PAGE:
An all-new BMW 3 Series has been launched in Mzansi and it marks an historic turn because this is the first 3 Series in decades to be fully-imported. With BMW’s plant in Rosslyn, Pretoria now producing the X3, the 3 Series is now sourced globally from Germany, China and Mexico. With over 15 million units sold worldwide, the 3 Series has become BMW’s main brand ambassador and looks set to continue this trend. I got intimately acquainted with this 7th-generation car during two days of testing in the Western Cape and came out with an answer to this question: is this the best car in the world?

BMW SA launched the 3 Series – codenamed G20 – with only two models; 320d and 330i – in Standard, Sport Line and M Sport trims – both of which share the same pricing. More on that later. First, what is the brand new 3 Series all about and does it cut it in today’s SUV-dominated world? At 4.7 metres long, 1.8m wide, 1.4m tall and with a wheelbase of 2.85m, the 3 Series is the biggest of all time. In fact, it’s as big as the E39 BMW 5 Series (1995 to 2003). Boot space is 480 litres.

Many will be able to spot the difference in exterior looks, although this is more of a design evolution than a revolution. In other words, the 3 Series can still be identified as one, even from a distance. Of course many of BMW’s usual cues are part of it, such as the double kidney front grille, the Hofmeister kink on the C-pillar and the L-shaped rear lights. BMW has gone full LED with the headlights, but Laserlights can be ordered as an option. These illuminate up to 530m away.

I found two interesting bits about the rear. Firstly, the 3 Series takes after the 2 Series Coupe. Two, both models available at launch – the 320d and 330i – feature two exhaust tailpipes, one on either end. Number two is of interest because in the previous-generation car (F30) such a setup was the sole preserve of the range-topping 335i and 340i.

When it comes to the new 3 Series interior, there is a lot to absorb. Fortunately there is already a lot of familiar spaces too. Of course the new iDrive-based infotainment system with ConnectedDrive is common to the new X5 which we have driven. Therefore it was a familiar environment. New screen grouping of the Control Display and instrument cluster for instance, is from that car. The display area is large, at 31.2cm in width, while the Control Display is 26cm. In addition to the iDrive rotary control – which I like and it works perfectly – driver and front passenger can also access stuff by touching the screen directly.

A really cool feature, apart from the well-known Gesture Control, is something called Intelligent Personal Assistant which you can access by just saying “Hey BMW” and giving instructions. It is still not 100% satisfactory, but can do many basic functions like change the radio station, load directions to a new destination on the satellite navigation, or explain how a certain feature in the car works.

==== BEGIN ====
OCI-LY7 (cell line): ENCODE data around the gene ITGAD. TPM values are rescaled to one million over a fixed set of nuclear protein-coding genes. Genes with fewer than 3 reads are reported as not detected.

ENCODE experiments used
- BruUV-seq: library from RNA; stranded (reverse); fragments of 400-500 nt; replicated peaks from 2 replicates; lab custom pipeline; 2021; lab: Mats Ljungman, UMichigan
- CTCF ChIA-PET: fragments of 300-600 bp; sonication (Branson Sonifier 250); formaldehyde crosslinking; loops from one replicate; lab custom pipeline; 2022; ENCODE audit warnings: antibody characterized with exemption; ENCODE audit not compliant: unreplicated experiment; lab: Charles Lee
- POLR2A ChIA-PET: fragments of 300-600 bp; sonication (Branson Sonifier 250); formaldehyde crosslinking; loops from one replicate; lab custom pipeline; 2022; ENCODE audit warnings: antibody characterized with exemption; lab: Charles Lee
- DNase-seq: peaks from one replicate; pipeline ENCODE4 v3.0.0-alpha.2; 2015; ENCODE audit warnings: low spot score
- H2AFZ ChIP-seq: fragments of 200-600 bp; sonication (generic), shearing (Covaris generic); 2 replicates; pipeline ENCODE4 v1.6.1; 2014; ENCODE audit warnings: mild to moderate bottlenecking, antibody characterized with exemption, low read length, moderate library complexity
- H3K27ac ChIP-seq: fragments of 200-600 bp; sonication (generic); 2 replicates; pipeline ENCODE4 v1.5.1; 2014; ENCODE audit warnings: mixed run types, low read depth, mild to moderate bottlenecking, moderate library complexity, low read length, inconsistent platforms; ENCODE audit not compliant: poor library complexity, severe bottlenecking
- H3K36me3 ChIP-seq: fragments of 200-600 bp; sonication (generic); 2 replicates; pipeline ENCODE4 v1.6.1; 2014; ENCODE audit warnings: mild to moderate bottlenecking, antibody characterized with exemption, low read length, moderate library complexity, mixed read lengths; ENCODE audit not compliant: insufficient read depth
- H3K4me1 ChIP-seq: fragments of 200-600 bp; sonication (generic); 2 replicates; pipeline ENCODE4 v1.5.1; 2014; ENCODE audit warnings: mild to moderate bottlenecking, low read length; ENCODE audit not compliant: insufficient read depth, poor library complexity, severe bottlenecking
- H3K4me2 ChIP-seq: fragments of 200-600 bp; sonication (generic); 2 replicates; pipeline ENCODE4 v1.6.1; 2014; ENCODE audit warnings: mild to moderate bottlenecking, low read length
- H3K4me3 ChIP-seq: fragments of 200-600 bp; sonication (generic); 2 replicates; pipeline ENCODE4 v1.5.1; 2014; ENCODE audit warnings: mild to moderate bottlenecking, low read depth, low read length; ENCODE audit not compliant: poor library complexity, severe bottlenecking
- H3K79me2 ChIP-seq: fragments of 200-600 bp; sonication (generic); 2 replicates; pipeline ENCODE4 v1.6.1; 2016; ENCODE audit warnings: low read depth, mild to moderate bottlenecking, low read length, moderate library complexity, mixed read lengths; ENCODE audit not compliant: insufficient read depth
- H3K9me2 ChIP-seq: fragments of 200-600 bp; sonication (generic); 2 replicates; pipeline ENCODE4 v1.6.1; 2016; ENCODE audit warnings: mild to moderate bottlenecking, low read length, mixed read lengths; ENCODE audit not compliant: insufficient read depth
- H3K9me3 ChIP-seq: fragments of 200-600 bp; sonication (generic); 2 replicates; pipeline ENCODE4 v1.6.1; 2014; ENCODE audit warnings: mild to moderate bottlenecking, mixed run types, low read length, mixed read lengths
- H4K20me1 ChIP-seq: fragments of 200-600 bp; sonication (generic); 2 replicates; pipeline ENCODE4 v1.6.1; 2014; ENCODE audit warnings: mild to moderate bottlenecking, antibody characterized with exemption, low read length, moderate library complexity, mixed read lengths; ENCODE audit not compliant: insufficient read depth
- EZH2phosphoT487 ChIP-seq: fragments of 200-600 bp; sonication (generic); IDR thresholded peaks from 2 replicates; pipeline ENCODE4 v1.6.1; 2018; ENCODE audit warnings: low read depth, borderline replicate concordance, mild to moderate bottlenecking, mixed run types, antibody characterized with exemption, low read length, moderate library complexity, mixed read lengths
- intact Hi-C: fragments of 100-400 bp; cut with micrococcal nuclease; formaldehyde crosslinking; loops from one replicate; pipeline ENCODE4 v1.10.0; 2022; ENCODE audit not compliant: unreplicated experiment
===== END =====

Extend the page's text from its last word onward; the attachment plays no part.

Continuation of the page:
Driving the new 3 Series over two days gave me quite a clear picture of where the car is pitched. Yes it has a stiff suspension and runflat tyres. This combo makes it a fairly tough ride to swallow, especially when driving on uneven surfaces, even in Comfort mode. Wheels are 17-inch standard, but can go up to 19-inch. But for a sporty feel, it works excellently when combined with the Servotronic steering, engines and standard 8-speed automatic gearbox. For example, I drove the 320d on the first day, and across curves and corners the car responded impressively, with gear changes and engine access to torque being seamless. You would swear it carries more than the stated 140kW and 400Nm of torque. That torque – sent to the rear wheels – comes in between 1 750rpm and 2 500rpm, a narrow band really, but one that feels quite long. BMW says this car can sprint from 0 – 100km/h in 6.8 seconds, top off at 240km/h and average 4.8 litres per 100km in normal, everyday driving. I got close to achieving just one of these figures.

While the 330i I drove on day two felt a bit more urgent in its application of its 195kW and 400Nm of torque between 1 550rpm and 4 400rpm, in certain instances it would not get too far away from the 320d in a straight fight. Both cars are powered by 4-cylinder, 2.0-litre turbo engines. The 330i is said to average 6.4 litres per 100km in fuel. Powertrain response is sharper from the 330i, due to its petrol nature. The car is planted well on the road and can carry a great deal of speed under different circumstances.

Interestingly both the 320d and 330i are priced the same across most of the packages available. A conundrum for the potential buyer, whose real question would then be “do I want more performance and less fuel consumption, or the opposite?” The more entry-level 320i (135kW and 300Nm) will be introduced in September. As will the 330d (195kW, 580Nm) and the stonking M340i (275kW, 500Nm).


So, as to the question “is this the best car in the world”? The all-new BMW 3 Series ticks so many boxes that it would be realistic to answer yes. At the very least it is one of the best cars on the planet today, and certainly the best in a very competitive segment.


BMW 3 Series Prices

320d – R649 000

330i – R649 000

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